4. DanP on June 8, 2011 at 12:56 pm

    I did some forex trading awhile ago. I was trying to learn more about trading on techicals and i figured i’d take it more serious if i was using real money. To make any sort of real cash, you are leverage 10x upto a 100x. Its an incredible world but doesnt feel much different than gambling at that point. I couldn’t make any money. I traded every day for a month before giving up. The only way i felt like i had a chance at making any sort of gains was to long CAD, than short CAD at the same time. Than put stop losses on both ends and hope that one broke through strong enough that it would end up making me money. I was sucessfull a few times, but the gains just weren’t worth the large amounts of risk one takes.

    Tough world….

  5. Clark on June 8, 2011 at 1:19 pm

    DanP: Thanks for the insight.

  6. MB on June 8, 2011 at 9:51 pm

    A word of caution about the forex brokers.

    You do not want to trade in a bucketshop where your broker is also the market maker. Look for a broker that offers the ECN type market. This is where the liquidity providers are the interbanks (not your broker). The spread gets tighter as more of them participate.

    There will be trading costs, but it is the best way to go. Typically the fee will be smaller than the cost of the spread and you would not have to worry about any manipulation by your broker.

    It is a good idea to stick to the major pairs as they have tighter spreads. Just be careful trading during the economic announcements. The spread does widen dramatically. However, the usual spread should be 1 to 1.5 pips. The decent brokers do provide quotes in 0.00005 increment for the major pairs.

    Forex is just like any other market. It moves up and down and sideways. Only difference is that it offers much higher leverage – thus gains and losses are magnified. Trading (any market) consistently takes lots of skills.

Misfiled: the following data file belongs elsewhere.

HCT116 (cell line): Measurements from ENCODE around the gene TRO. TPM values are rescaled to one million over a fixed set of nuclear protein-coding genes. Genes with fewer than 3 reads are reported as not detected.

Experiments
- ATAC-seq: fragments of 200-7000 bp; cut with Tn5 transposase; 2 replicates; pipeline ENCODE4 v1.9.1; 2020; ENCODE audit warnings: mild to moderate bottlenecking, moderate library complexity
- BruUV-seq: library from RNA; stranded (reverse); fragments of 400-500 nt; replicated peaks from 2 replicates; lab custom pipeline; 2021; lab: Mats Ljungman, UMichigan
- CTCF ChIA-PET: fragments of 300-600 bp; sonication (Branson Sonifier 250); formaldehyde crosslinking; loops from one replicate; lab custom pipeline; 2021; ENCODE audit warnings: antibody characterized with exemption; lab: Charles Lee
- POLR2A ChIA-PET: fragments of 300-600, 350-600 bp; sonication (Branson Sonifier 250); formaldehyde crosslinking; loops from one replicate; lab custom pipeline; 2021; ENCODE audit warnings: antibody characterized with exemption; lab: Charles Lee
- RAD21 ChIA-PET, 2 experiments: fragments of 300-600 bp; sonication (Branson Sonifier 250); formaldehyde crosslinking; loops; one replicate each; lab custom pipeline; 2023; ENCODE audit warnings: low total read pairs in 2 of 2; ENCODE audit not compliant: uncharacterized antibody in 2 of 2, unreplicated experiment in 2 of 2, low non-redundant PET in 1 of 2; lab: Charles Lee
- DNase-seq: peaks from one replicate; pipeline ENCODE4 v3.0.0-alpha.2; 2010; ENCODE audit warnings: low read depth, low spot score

7. Ed Rempel on June 9, 2011 at 12:50 am

    Hi Clark,

    My view is that Forex is like any futures or options trading – in the long run, nearly everyone loses money. That is because it is a “zero-sum game” with costs.

    It is not like the stock market, which goes up over time. If one trader makes $958.73, then another trader lost $958.73. Plus both paid some costs and bid/ask spread.

    It is like a poker game where after every hand, the house takes a bit of the pot. After a while, nearly all the players are down.


  8. Sarlock on June 9, 2011 at 2:38 pm

    Tough world to play in unless you have a few million to put on the table and have a real firm understanding of technicals in order to take advantage of small price moves and multiply them in to big gains.

  9. Clark on June 9, 2011 at 9:13 pm

    Appreciate the input from all comers!

  10. Steve Winters on June 12, 2011 at 9:28 pm

    If you follow your charts and and trade during peak Forex times (US and Europe overlaps I find to be the best) you can be profitable. Forex trading is not really meant to be for long term holds (although you certainly can in nice trending markets – EUR/USD nice up trend from mid Feb to May)

    It’s certainly not for everyone but if you follow the charts like you would any other stock, and enter/exit on key levels you will see some nice results.

    I highly recommend following the EUR/USD pair even if you do not trade forex. You can really see some real nice correlations between the Euro and the way the US market moves.

  11. SixesAndSevens on June 28, 2011 at 5:28 pm

    Hi there, I did extensive forex trading a couple of years ago.
    With several online brokers, using the MT4 platform.
    I even used automated trading tools (called “Experts”).

    Net result : a lot of time and energy and stress spent, no money made (in fact lost some), lots paid in consulting fees and experts license.
    i guess you could say that the only thing i got out of it was the experience.

    as someone said it’s a zero-sum game.
    you will win some trades and you’ll lose some.
    the automated experts are no more experts than you or i are.
    there are layers and layers of complicated “systems” and “models” and “strategies” but the fact is at the end of the day none of them can see the future.
    and in forex trading it’s very small movements that produce large gains and losses because of the leverage.
    i used over 20 bots at various points in time.
    each of those worked for some time and then stopped working.
    then there would be a new set of bots and the process went on and on for months.

    if anyone is interested, i can explain in more technical terms why forex trading can never work as a money making strategy for anyone, short term or long term.

    among all the different ways of making money in financial markets, i will rank forex trading as the last.
    my list would be:
    commodities incl. futures

    my suggestion is save your time and money and go do something else.